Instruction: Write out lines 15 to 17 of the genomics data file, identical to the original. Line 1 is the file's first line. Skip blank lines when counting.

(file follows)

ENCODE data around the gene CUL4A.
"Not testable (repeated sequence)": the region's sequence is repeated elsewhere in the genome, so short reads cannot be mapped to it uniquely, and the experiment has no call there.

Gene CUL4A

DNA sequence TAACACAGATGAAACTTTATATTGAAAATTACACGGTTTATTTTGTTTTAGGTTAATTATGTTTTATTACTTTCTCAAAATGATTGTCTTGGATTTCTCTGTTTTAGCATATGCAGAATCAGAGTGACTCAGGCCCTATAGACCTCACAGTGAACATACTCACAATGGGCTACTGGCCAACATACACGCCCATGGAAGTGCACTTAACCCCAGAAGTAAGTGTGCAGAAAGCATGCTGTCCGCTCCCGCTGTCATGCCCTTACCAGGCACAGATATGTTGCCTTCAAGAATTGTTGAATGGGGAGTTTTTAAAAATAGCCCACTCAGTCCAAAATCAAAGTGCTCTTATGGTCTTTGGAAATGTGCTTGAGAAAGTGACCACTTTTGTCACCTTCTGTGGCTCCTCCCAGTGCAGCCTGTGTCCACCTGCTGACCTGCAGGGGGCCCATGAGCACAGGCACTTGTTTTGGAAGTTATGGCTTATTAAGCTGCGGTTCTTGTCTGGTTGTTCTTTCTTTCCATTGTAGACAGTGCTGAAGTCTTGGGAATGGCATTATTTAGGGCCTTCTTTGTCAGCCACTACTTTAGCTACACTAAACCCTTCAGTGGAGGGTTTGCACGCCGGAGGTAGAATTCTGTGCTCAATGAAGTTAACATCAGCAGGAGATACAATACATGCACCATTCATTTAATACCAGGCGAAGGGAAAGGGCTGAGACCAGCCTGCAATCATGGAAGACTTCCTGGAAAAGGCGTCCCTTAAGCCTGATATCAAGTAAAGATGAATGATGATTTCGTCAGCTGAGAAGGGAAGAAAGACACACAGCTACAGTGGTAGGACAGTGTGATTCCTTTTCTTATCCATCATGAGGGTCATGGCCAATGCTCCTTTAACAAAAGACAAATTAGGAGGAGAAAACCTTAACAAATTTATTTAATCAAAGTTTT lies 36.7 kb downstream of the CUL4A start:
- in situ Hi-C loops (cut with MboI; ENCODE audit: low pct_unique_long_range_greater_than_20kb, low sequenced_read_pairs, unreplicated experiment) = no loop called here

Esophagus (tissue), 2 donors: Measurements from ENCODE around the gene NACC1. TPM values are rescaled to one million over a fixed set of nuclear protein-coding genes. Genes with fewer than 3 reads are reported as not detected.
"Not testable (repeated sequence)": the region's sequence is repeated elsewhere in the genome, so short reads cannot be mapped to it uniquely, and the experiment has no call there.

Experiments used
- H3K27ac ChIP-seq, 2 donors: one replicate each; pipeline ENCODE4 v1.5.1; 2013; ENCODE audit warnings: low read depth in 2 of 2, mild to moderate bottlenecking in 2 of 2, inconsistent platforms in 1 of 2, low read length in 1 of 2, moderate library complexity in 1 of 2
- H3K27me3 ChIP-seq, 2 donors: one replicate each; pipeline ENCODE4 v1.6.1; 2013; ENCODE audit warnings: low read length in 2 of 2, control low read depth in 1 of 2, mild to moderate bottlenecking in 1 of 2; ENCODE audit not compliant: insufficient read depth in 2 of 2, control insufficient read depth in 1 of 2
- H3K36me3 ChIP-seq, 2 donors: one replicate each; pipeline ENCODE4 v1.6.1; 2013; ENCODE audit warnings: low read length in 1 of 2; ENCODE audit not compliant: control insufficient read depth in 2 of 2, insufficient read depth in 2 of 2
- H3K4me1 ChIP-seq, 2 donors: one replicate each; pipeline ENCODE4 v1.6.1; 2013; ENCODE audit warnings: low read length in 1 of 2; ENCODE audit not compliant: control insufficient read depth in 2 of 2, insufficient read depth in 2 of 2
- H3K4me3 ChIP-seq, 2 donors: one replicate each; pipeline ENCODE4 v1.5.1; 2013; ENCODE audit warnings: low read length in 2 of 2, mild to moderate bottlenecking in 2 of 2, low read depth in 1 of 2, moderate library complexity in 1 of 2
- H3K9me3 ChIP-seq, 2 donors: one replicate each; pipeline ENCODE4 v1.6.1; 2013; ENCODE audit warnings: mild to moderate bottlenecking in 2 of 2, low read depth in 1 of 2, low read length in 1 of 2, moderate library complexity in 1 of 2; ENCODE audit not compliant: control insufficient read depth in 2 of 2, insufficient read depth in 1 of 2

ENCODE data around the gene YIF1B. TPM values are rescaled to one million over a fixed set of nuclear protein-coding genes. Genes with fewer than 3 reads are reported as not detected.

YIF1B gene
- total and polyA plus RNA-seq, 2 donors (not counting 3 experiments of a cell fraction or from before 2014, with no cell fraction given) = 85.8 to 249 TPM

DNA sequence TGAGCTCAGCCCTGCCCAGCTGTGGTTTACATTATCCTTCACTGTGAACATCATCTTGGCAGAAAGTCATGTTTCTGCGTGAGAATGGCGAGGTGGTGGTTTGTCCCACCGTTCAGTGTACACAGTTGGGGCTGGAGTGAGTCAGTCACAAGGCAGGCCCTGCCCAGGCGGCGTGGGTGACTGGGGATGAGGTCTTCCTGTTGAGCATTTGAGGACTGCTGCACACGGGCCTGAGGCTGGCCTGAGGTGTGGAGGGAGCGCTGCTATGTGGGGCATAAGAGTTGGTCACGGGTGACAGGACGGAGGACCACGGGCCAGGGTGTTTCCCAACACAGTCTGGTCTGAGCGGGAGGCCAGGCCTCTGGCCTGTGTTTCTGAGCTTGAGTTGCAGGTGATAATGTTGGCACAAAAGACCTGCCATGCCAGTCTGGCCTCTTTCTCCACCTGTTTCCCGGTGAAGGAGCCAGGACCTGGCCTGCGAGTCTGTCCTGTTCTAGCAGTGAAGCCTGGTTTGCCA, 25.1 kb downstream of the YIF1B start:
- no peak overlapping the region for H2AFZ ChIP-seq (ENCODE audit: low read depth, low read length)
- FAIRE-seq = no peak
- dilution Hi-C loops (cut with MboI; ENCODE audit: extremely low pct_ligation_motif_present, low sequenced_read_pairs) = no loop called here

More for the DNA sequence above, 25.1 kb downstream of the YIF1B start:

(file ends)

ENCODE data around the gene YIF1B. TPM values are rescaled to one million over a fixed set of nuclear protein-coding genes. Genes with fewer than 3 reads are reported as not detected.

YIF1B gene
- total and polyA plus RNA-seq, 2 donors (not counting 3 experiments of a cell fraction or from before 2014, with no cell fraction given) = 85.8 to 249 TPM